Published on June 12th, 2024 | by Richard Banks

Planet Zoo: Console Edition Twilight & Aquatic Packs PS5 Review

Planet Zoo: Console Edition Twilight & Aquatic Packs PS5 Review Richard Banks

Summary: Planet Zoo's next DLC offering introduces some of the game's best bits.



I had two main questions when it was first announced that Frontier was undergoing the mammoth task of bringing Planet Zoo to consoles. First, how would they make such a complicated sim work on a controller, and second, how would they deal with the game’s ever-increasing amount of expansion packs? We’ve already covered the first question in my main review of Planet Zoo on PS5 (spoiler, it’s surprisingly fantastic), and now it’s time to address the Elephant – or in this case, Raccoon – in the room.

Frontier have approached console DLC in probably the most sensible way. Instead of overwhelming players by releasing all existing DLC in one go (Planet Zoo can be tricky to get your head around), new content is being released periodically. For those who haven’t opted for the season pass, packs are being released as either a double pack, for those who want to maximise their Zoo’s potential, or singularly, if you only have eyes on a specific set of new inhabitants. With the North America and Europe packs releasing alongside the base game, the latest release sees potentially two of Planet Zoo’s best expansions to date come to console, with both the Twilight and Aquatic packs featuring some of the game’s most unique and exciting critters.

Unsurprisingly, the Twilight pack focuses on crepuscular and nocturnal creatures, introducing the Raccoon, Red Fox, Common Wombat, Striped Skunk and Egyptian Fruit Bat to the game. While each of these animals has their own merits, after all, who doesn’t love a chubby Wombat or a sneaky Fox, it’s the last of the list that stands out most amongst the pack. Planet Zoo players have been pining for birds for some time, and while it’s unlikely they’ll get their full avian dreams realised, the Twilight DLC is notable in being the first to introduce an airborne creature. Although it’s limited to being an exhibition animal, it’s still one of the most exciting additions to the game and gives console players an excellent introduction to Planet Zoo’s few winged additions.

While new animals are always at the centre of any good Planet Zoo expansion, the Twilight DLC also includes some of my favourite new scenery options. The base game is already full of fantastic set pieces, allowing players, like me, the ability to use pre-made buildings and displays without having to flex my artistic strokes too much, but the Twilight pack opens up so many more options, with beautiful Gothic buildings and creepy, twisted roots allowing for even deeper Zoo theming. The Twilight pack also comes with one of the game’s more inventive scenarios set in, fittingly, Transylvania, which sees you take over a spooky, gothic zoo where animals are running rampage amongst glowing mushrooms and gloomy woodlands.

What is quite surprising is that the Twilight pack has been released alongside the Aquatic pack, as out of all of Planet Zoo’s ever-increasing DLCs, these are perhaps two of the most inventive packs available. It’s no secret that, alongside the previously mentioned airborne creatures, water-based animals are the area of the game desperate for expansion and, if like me, you dream of creating your very own aquarium, then there’s no better place to start then Planet Zoo’s Aquatic DLC.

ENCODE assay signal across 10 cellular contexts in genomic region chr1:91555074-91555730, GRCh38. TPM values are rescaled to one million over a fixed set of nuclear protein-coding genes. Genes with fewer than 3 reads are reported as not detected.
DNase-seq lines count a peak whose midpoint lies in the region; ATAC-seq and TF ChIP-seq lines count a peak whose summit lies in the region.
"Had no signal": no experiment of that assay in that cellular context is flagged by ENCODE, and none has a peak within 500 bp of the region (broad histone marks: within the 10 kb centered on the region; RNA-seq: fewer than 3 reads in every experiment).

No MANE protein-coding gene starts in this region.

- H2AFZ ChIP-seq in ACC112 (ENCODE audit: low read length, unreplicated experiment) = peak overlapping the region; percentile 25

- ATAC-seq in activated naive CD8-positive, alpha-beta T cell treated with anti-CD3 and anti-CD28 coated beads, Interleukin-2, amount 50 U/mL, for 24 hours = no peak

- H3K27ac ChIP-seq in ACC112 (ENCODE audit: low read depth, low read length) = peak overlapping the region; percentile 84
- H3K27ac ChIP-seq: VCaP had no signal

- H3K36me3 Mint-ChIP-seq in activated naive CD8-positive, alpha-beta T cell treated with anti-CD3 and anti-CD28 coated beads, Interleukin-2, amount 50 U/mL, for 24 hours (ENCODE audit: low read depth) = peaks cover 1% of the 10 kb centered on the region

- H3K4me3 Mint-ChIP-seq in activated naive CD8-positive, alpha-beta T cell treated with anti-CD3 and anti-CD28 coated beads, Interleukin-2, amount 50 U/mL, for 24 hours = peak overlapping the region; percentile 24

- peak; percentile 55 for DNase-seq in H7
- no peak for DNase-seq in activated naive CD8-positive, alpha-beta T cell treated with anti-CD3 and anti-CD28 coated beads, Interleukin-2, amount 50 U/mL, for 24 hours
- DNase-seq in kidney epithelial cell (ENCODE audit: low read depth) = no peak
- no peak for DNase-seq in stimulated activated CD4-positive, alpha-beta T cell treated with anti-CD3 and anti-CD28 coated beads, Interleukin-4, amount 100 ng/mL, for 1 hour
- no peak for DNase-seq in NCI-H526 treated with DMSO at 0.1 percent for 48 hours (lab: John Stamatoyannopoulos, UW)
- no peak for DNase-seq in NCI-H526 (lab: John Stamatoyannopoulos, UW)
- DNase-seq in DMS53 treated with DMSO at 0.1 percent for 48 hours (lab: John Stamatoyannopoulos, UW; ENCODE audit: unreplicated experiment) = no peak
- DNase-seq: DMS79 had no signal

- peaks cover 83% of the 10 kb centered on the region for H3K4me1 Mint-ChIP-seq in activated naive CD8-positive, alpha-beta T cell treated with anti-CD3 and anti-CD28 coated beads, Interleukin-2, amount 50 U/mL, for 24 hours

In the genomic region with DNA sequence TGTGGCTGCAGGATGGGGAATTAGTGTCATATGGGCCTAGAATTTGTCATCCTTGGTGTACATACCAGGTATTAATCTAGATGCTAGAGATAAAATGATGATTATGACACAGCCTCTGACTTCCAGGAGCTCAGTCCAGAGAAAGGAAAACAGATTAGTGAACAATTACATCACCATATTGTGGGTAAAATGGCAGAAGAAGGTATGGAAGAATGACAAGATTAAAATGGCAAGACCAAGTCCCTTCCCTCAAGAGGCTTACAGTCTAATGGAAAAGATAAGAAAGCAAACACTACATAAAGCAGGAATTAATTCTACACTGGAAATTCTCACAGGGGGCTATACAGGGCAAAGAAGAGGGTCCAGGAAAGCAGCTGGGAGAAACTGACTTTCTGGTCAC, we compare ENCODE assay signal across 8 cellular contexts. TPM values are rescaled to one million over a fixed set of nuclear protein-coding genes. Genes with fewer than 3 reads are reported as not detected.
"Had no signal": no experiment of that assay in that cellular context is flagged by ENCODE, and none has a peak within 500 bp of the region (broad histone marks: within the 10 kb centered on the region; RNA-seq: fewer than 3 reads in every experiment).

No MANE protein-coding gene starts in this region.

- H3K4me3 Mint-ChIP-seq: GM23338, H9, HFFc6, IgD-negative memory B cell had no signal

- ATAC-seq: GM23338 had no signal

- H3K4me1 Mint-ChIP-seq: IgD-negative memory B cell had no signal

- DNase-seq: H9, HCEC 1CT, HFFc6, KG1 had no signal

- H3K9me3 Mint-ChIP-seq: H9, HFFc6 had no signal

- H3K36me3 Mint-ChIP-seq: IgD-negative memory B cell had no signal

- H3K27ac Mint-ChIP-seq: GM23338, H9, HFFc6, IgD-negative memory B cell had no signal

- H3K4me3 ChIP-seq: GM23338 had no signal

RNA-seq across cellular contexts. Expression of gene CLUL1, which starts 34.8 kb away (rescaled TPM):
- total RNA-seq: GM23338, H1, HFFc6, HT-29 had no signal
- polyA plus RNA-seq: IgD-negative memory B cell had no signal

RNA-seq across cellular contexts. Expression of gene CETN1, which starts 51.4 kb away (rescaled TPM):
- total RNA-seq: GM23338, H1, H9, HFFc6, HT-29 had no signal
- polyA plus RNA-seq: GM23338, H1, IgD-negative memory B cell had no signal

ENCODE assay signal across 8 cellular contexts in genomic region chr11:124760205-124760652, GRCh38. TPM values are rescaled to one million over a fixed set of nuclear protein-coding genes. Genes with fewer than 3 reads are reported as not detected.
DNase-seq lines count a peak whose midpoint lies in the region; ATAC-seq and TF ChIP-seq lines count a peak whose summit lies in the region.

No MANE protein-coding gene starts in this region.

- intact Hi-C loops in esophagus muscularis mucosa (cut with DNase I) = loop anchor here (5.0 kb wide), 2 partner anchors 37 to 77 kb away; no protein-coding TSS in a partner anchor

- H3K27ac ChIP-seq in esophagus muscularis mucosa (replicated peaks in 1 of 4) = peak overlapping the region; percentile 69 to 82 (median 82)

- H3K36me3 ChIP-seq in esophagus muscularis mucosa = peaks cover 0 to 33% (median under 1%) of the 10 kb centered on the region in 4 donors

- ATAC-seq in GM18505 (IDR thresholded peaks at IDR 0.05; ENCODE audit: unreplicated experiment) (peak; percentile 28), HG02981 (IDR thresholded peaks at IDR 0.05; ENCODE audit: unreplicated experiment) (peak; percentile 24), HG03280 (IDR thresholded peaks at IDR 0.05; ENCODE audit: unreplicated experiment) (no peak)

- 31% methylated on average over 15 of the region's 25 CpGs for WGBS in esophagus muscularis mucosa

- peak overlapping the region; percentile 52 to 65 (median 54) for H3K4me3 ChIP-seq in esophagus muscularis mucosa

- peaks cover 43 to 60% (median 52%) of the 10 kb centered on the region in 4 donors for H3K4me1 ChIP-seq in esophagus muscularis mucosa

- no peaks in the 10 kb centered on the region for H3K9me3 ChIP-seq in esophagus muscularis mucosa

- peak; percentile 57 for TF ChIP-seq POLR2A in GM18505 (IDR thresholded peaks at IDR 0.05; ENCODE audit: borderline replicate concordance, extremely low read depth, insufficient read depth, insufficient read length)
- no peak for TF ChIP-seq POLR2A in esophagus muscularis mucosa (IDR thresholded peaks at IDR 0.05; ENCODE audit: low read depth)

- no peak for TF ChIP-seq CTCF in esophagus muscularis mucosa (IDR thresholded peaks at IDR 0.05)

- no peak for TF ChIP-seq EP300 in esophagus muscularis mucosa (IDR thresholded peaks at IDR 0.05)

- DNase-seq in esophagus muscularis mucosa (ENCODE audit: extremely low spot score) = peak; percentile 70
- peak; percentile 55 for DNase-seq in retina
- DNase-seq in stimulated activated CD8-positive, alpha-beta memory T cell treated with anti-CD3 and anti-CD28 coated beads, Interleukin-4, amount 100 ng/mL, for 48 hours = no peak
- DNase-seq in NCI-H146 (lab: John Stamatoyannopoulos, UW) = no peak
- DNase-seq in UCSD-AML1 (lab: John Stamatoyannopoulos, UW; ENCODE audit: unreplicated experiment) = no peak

Introducing the King Penguin, Giant Otter, Grey Seal, Dwarf Caiman and Diamondback Terrapin, the Aquatic DLC gives players the stepping stones to crafting a great water-themed Zoo. The real standout of the pack is, of course, the Grey Seal, and more than most creatures in the game, its distinctive enclosure requirements make them both a challenge to include in your Zoo and a treat for both you and your visitors to watch. Elsewhere, the rest of the animals included in the pack also benefit from deeper water than most creatures available in the console base game, so their addition allows for more varied Zoos than previously possible. Just like the Twilight pack, the Aquatic DLC also introduces a new scenario, as well as an abundance of new scenery pieces, and while I don’t personally find myself drawn to the Aquatic pack’s props as much as those found elsewhere in the game, there are still some great standout items, such as some of the game’s best centre pieces and some, frankly adorable, pack-themed facades.

As a former PC player who recently converted to Planet Zoo PS5, I appreciate that the console edition already benefits from all past free updates to the game, meaning these new packs are ready to go with things like burrows that make introducing creatures like Skunks and Wombats an even more rewarding experience for your Zoo. It’s also always a relief to purchase a Planet Zoo pack that’s free from any ungulate species, as Planet Zoo DLC tends to get a little overzealous with hoofed additions, so two packs with such distinctive animals make both easy standouts.

There are loads of fantastic Planet Zoo DLCs available, some better than others, but there’s no denying that both the Twilight and Aquatic packs are two of the best on the market. Whether these packs are must-buys is quite subjective, but with fantastic scenery pieces, the introduction of winged creatures in the Twilight DLC and primarily water-dwelling beasts in the Aquatic pack, both additions should make their way to the top of your Planet Zoo shopping list.


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